Bearing Witness: Documentary Photography of the WPA and FSA Photographs from the Bank of America Collection
An Art in our Communities® Virtual Exhibition
"One hundred years from now my administration will be known for its art, not for its relief. — President Franklin Delano Roosevelt
Bearing Witness: Documentary Photography of the 1930s explores the extraordinary, wide-ranging legacy of images created by photographers who worked under the support of innovative New Deal programs created by the Roosevelt administration during the 1930s. The exhibition features the works of Berenice Abbott, Ben Shahn, Walker Evans, Dorothea Lange, Russell Lee, Arthur Rothstein, Jack Delano, Marion Post Wolcott, Edward Steichen and Horace Bristol. Curated entirely from the Bank of America Collection, Bearing Witness reveals both celebrated and lesser-known images and highlights the successful results of the interrelationship between artist, government agency and the public.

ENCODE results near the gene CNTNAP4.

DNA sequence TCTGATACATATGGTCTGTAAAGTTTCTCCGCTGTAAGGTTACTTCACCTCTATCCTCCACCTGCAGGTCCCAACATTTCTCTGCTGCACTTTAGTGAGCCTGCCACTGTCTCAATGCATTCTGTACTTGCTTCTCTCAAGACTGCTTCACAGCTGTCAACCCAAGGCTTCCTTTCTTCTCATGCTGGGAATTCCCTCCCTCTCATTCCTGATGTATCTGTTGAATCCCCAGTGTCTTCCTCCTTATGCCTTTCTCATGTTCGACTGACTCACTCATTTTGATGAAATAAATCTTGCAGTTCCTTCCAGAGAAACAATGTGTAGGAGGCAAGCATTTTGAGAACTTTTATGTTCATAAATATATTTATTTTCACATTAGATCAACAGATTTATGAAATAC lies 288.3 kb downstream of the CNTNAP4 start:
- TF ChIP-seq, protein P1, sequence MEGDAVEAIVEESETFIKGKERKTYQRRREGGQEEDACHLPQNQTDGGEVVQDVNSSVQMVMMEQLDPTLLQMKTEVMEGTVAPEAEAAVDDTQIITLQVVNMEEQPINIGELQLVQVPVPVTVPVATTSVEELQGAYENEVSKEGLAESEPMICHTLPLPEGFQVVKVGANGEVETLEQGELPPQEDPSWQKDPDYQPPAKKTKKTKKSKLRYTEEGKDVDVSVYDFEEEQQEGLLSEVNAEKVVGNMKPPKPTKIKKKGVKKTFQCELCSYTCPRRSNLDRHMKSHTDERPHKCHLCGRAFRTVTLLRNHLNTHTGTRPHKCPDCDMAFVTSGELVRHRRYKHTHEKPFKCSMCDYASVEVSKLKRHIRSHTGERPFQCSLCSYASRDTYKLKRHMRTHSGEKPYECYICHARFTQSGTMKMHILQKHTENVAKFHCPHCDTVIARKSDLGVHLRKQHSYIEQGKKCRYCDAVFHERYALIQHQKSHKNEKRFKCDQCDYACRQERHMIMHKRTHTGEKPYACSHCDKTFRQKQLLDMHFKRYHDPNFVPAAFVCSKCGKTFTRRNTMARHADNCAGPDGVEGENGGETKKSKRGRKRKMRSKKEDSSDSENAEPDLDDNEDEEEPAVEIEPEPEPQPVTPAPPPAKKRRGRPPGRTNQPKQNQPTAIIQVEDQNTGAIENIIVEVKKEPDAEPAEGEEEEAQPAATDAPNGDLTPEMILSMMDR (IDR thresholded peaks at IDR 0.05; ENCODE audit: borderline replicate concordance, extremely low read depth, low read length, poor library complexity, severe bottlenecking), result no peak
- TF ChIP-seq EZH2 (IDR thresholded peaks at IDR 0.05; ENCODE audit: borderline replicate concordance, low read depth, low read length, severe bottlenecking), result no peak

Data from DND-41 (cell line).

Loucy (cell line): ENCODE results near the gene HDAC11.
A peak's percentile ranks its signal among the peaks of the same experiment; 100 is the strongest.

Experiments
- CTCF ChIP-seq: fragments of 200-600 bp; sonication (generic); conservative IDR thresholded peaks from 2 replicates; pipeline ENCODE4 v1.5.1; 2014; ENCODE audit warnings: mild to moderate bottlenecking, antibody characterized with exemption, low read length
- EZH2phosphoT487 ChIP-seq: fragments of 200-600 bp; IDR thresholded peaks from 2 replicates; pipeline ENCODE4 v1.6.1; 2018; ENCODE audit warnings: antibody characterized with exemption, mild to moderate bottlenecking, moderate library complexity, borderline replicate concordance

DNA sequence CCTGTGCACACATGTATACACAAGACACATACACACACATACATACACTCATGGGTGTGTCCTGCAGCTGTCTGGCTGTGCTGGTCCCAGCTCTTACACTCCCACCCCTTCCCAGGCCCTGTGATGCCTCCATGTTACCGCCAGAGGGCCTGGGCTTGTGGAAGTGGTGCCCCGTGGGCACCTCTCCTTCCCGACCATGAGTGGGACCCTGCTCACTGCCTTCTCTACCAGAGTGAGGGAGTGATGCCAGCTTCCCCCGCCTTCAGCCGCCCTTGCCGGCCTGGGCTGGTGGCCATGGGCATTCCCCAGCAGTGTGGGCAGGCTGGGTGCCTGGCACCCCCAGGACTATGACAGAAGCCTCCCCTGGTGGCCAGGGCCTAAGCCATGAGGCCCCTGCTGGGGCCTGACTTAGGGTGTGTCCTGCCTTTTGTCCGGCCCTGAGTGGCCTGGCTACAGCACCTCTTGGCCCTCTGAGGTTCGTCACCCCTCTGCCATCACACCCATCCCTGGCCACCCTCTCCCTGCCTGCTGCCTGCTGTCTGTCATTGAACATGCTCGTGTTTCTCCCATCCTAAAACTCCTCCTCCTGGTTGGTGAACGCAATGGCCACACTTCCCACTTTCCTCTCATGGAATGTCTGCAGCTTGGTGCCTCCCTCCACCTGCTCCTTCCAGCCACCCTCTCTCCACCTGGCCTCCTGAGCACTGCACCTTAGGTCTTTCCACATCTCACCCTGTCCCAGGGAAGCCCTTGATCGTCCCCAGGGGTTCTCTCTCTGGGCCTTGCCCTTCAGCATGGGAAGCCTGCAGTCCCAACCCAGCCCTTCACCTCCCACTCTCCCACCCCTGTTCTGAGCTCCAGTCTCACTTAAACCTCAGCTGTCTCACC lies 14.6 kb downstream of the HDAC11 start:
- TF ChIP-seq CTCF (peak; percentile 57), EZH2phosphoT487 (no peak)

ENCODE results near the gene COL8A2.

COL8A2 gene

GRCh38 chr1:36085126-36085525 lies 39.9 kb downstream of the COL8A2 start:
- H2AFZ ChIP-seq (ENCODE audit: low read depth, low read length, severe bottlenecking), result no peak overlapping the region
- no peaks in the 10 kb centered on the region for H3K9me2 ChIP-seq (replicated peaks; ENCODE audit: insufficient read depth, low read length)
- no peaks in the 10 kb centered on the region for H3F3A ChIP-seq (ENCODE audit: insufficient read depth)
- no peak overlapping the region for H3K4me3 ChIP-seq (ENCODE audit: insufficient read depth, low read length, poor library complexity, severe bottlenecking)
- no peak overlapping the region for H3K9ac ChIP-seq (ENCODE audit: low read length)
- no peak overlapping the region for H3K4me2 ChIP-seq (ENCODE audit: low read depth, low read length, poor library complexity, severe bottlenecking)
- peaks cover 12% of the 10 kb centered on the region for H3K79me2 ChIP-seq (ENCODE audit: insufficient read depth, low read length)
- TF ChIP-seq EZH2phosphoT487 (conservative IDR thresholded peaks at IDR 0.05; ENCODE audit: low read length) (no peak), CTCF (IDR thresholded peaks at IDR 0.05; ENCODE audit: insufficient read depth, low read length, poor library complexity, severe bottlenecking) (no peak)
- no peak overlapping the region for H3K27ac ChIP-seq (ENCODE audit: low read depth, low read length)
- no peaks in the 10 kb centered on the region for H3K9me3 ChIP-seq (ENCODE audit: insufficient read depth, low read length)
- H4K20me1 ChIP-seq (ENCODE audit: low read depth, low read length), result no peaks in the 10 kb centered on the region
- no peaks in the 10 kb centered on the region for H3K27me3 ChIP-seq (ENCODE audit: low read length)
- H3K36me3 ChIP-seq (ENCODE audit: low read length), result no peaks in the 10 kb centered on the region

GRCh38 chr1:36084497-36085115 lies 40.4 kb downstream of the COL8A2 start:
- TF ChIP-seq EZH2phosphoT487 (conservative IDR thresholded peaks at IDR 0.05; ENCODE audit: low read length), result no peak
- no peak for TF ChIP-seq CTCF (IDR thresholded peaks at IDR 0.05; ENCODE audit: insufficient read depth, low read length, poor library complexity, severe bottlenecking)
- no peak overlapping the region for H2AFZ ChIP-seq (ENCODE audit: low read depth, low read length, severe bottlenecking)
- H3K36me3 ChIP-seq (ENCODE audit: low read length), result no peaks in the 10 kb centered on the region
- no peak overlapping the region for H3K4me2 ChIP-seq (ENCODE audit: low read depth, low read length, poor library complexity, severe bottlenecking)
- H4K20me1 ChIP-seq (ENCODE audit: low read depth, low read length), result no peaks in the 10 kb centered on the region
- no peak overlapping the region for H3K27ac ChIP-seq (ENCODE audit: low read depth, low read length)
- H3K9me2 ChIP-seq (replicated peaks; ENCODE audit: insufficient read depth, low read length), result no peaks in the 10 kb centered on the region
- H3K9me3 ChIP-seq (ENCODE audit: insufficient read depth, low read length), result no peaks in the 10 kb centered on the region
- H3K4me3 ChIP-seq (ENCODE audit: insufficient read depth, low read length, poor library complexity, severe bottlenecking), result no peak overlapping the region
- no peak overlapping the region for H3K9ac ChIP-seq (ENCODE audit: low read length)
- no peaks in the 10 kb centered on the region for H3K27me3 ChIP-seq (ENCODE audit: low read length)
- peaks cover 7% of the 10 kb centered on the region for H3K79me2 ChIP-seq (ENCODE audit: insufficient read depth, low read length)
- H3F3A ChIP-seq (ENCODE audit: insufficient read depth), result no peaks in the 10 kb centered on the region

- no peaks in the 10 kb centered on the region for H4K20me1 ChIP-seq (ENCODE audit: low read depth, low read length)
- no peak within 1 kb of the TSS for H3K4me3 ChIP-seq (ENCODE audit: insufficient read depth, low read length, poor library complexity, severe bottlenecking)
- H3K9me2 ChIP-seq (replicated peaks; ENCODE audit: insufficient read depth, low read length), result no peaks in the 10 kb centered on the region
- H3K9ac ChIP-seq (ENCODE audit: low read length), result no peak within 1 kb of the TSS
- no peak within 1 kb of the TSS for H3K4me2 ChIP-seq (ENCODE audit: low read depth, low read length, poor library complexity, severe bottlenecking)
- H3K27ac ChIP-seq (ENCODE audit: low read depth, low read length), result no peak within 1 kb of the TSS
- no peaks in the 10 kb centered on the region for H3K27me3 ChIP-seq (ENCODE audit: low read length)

The exhibition opens with a brief selection of the photographs of Berenice Abbott and Ben Shahn, who produced works funded by the WPA.
The core of the exhibition is the body of work created by the artists who were employed by the Farm Security Administration (FSA). Charged by the federal government to build a visual record of the impact of hard times in rural America, the photographers created indelible depictions of resilience in the face of poverty and disaster. Photographs such as Arthur Rothstein’s Fleeing a Dust Storm, 1936, and Dorothea Lange’s Migrant Mother, 1936, have become icons through which later generations have been able to sense what those who lived through the Great Depression and Dust Bowl must have experienced. In later years, the FSA was folded into the Office of War Information (OWI), and noted photographers went on to document America’s recovery and its mobilization for the Second World War.
To listen to an audio tour of exhibition highlights, please click on the icon.